What’s that green board, you ask? That’s my first attempt at making an external power switch, power LED, and reset button. Mechanically, this design did not work.The space between the backplane and the front panel of the enclosure is just too tight. This isn’t really a necessary part of the build – I have power and reset switches and buttons on the backplane and CPU board – but it does make it look nice. Right now, the ‘external’ controls for this project have been pushed back to the very end of this project. Or when I get stuck on something. I don’t know.

Other Electronic Considerations

In the first post for this project, a few people asked me how I would be terminating the backplane. Until I get the RAM and ROM working, I don’t know if I need to. I found this app note for RC terminator networks saying the 68000 usually doesn’t need termination on the data, address, or control busses. Don’t get me wrong, I’m going to be taking a scope to this when everything is wired up, but even if I do need termination, I’ll only need a few one dollar parts. It’ll also be a great use for the frontplane.

That’s All For Now

This is the most boring part of the project, I know. Still, it needed to be documented. The next update will more than make up for it. I’ll be going over the 68000 CPU itself, showing off what you can safely ignore, and telling you why designing a computer around the 68k isn’t much more difficult than designing a computer around the old 8-bit CPUs like the 6502. Really, there’s not much to it. Also, blinking LEDs. Yeah!

Here’s the link to the entire project on Hackaday Projects. Rate, comment and subscribe, or something like that.

And yeah, that’s a silkscreen of BMO.

Comments

  1. John Daragon says:

    Not only are double sided 96 pin Euro Card backplanes possible, you can buy them over the counter: http://ae.rsdelivers.com/product/vero-technologies/222-2470/96-96way-double-sided-eurocard-backplane/0435068.aspx

  2. Mike Szczys says:

    Oooohh…. That is a sexy piece of retro craft. The pic you sent me a while back was all out of focus. This one is drool worthy. Nice!

  3. Pablo says:

    Try the routing in http://www.google.com/patents/EP0027047B2?cl=en on for size. Provided you can route narrow enough you get all 96 connected *and* ground segments between signals for the spaces between connectors. All in 2 layers (not counting jumpers to connect the ground segments)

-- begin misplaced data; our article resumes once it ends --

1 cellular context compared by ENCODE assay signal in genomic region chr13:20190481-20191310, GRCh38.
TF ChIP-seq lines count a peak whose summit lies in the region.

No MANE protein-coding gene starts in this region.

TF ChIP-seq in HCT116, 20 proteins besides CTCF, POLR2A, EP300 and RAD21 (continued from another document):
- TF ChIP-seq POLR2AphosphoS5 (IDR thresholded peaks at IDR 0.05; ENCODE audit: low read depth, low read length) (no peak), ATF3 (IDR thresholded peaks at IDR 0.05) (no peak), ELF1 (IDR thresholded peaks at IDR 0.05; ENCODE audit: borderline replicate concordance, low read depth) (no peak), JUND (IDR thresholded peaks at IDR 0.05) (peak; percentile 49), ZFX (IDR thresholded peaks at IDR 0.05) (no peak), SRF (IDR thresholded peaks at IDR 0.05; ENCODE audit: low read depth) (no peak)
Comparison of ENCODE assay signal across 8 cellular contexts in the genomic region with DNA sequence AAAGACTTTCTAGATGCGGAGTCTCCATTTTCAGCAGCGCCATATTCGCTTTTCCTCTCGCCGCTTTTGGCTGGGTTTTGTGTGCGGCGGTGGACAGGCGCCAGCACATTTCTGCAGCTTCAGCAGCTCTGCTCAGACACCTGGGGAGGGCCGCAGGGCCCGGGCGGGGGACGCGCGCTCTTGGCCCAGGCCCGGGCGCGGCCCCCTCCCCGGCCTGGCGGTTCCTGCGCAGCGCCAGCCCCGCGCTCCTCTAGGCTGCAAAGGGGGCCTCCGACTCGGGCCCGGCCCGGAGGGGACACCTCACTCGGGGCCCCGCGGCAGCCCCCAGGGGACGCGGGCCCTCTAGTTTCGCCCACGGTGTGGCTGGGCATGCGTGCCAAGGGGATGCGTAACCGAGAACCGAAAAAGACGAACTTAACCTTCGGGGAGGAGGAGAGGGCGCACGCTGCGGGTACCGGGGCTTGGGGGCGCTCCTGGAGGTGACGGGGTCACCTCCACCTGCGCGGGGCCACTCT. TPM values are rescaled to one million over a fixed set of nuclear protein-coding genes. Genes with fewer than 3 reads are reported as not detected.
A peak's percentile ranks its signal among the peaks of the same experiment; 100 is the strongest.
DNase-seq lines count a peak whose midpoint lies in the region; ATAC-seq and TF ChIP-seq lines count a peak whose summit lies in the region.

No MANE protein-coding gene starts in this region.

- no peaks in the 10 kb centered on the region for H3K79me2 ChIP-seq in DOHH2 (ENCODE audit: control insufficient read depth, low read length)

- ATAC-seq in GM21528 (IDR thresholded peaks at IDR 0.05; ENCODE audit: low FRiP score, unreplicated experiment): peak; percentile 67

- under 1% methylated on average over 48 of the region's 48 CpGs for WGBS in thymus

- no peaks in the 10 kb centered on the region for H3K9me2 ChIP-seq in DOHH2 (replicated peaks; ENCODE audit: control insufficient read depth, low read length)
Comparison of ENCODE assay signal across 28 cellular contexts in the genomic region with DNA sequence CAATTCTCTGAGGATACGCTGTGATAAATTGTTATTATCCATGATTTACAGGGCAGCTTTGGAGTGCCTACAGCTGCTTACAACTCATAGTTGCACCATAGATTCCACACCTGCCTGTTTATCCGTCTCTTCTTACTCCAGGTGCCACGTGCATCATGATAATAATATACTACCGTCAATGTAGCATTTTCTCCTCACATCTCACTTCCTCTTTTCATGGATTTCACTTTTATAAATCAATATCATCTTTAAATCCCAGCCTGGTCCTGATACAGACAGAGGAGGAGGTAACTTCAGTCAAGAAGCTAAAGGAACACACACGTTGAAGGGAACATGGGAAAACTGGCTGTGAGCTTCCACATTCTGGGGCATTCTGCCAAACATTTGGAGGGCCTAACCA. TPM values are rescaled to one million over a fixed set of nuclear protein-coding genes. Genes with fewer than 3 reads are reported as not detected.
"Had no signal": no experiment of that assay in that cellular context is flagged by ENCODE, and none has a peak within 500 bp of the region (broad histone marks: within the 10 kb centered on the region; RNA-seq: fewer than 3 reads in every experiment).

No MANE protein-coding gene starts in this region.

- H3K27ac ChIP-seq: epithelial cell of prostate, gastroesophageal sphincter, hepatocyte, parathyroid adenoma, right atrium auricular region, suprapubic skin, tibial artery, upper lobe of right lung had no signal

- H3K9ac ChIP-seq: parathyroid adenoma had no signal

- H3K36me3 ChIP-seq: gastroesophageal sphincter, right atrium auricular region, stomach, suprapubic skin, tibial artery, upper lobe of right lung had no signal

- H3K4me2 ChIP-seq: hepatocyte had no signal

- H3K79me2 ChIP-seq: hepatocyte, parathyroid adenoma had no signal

4. Bill says:

    I downloaded the CPU board and schematics Eagle doesn’t like them for some reason. I’m getting a error line 7 column 6: This is not an EAGLE file.

    This happening to anyone else?

    Eagle 6.5 on windows 7 and XP same error on both systems

    Thanks,

    Bill

  5. adcurtin says:

    I didn’t do any of the red pins (I only used one layer for the green and blue), but you get the idea. This is a lot easier to do in eagle. You’ll have to look up your fab house’s tolerances and make sure you don’t exceed them, but it’s perfectly doable, especially if those are 0.1″ spaced. I’d do all the power on the layer with only 1 bus, unless you’re doubling up on pins for power.

  6. mikemac says:

    The picoPSU is a DC-DC converter that requires 12VDC as input. Where are you getting the 12VDC from? Why not just use an externally mounted ATX power supply then?

  7. Jeff says:

    Um, what does the output of that picoPSU look like on a scope? Tiny psu’s with few/small caps have a nasty habit of being noisy…

  8. Nonya-Biz says:

    would rather have one good switcher and some lambda power moules or something. going smd just seems so fake.

  9. Brane212 says:

    As old balkan proverb says, you seem to be working on offspring without functional penis.

    You don’t really have all pieces of this puzzle but you are already building a prototype.
    Don’t you think it’s to soon for this ? Your ideas are too rough to take them as they are and make something useful or even interesting. You should IMHO be still deep inside reading phase of your project.

    • Figureitout says:

      Yeah maybe so. Do you have a proverb for the guy that reads books his whole life, then finds himself w/ wrinkles and balding head and hasn’t started building his computer? I think his penis won’t be functioning then either too.

      I commend Brian for doing this in public b/c I sure as hell don’t want my project being publicized until I’m done as I know I will run into errors when I try to build a new design; I want a new style of computing. I’ve still got other knick knacks I want to do first, but I’ve got 2 designs that just need to be put together.

      • Brane212 says:

        I don’t need exotic proverbs for George Bush “I’m a doer, not a thinker” approach.
        It speaks for itself.

        There is no substitute for real brainwork. Good things take work and time.

        • Figureitout says:

          What if you learn by doing? And at a certain point the more info you read the more the older info slides out your gray-matter RAM; so you need to build some then move on.

          • Brane212 says:

            Fine, but then iot should be labeled properly.
            Then, it’s not a matter of “let’s do XY” but “let’s educate AB enough so that he can do XY”.

            I might find joy in first, less so in second sort of a project.
            Of course, I’m not judging, just saying that one should label his projects honestly.

            This one amounts to OP poster waiting passively with 68000 in his hand for a crowd doing his thinking for him.